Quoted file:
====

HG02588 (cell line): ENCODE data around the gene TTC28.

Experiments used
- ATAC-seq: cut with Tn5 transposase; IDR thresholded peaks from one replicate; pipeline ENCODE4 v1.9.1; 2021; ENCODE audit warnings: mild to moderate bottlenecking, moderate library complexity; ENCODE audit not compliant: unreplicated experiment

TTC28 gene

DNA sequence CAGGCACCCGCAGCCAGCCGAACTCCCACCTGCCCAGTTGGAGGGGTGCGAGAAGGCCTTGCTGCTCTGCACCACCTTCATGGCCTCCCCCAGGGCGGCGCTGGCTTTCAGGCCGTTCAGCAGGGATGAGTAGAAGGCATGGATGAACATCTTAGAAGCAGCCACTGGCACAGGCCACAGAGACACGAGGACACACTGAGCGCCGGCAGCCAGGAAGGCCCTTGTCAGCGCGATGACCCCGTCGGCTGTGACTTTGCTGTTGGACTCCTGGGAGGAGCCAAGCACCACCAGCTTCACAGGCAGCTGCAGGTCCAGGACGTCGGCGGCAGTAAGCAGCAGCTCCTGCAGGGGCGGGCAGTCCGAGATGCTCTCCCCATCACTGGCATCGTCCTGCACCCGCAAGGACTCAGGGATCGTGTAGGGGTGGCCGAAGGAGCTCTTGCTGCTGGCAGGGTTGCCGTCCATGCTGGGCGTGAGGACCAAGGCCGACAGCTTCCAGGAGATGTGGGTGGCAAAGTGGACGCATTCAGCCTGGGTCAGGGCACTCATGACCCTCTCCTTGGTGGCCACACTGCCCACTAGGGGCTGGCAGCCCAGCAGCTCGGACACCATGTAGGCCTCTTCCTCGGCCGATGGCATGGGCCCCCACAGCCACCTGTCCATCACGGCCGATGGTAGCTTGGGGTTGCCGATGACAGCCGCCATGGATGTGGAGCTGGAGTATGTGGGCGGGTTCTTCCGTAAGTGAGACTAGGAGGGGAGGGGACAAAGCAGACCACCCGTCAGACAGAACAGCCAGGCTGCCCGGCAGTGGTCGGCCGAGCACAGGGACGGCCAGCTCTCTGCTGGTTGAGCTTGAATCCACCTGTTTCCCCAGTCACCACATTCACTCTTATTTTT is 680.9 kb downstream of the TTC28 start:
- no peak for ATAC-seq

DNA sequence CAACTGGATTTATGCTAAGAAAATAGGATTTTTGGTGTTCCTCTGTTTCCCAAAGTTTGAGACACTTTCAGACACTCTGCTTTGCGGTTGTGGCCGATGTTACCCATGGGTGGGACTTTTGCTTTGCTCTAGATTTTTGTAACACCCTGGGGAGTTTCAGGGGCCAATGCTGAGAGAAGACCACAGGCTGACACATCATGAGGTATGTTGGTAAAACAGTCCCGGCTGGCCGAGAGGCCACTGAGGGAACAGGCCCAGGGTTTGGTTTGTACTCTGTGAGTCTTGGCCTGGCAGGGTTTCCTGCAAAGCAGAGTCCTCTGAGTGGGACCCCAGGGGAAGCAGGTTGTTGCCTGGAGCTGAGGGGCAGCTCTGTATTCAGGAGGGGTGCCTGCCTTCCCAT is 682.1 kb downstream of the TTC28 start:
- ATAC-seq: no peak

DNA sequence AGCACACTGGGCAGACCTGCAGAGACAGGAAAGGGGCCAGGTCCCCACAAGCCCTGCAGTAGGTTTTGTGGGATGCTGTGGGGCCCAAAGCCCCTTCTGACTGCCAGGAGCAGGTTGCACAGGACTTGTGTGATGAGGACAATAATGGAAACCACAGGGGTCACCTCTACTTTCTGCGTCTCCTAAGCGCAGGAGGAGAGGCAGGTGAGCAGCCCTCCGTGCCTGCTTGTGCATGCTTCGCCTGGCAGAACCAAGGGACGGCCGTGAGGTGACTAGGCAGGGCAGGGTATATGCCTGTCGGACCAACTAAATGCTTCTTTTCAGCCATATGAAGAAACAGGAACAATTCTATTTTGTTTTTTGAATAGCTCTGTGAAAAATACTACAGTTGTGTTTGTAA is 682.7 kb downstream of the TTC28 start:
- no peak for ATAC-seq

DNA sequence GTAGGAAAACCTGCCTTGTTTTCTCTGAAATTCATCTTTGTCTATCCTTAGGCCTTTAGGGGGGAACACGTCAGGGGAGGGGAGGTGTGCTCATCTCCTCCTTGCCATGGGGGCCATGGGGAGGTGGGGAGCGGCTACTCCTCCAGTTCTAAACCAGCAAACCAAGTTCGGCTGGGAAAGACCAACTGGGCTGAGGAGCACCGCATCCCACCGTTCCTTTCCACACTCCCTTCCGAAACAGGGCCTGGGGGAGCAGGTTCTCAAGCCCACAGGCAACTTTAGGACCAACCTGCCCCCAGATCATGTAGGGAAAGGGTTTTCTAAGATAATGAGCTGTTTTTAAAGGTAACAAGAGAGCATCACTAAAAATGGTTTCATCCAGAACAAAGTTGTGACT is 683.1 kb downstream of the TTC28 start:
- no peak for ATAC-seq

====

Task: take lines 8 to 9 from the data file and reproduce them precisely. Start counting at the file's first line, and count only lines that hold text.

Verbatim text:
- ATAC-seq: no peak

DNA sequence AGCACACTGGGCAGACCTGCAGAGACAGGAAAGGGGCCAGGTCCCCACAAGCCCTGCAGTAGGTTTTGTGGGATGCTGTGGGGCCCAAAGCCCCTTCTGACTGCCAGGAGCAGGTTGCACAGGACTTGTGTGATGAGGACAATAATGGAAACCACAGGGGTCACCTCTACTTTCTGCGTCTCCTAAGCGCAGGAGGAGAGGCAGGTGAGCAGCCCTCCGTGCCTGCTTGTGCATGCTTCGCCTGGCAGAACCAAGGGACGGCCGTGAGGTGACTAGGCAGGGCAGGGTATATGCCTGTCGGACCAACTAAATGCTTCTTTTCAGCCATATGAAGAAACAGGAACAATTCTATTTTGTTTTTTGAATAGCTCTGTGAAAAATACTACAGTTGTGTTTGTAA is 682.7 kb downstream of the TTC28 start: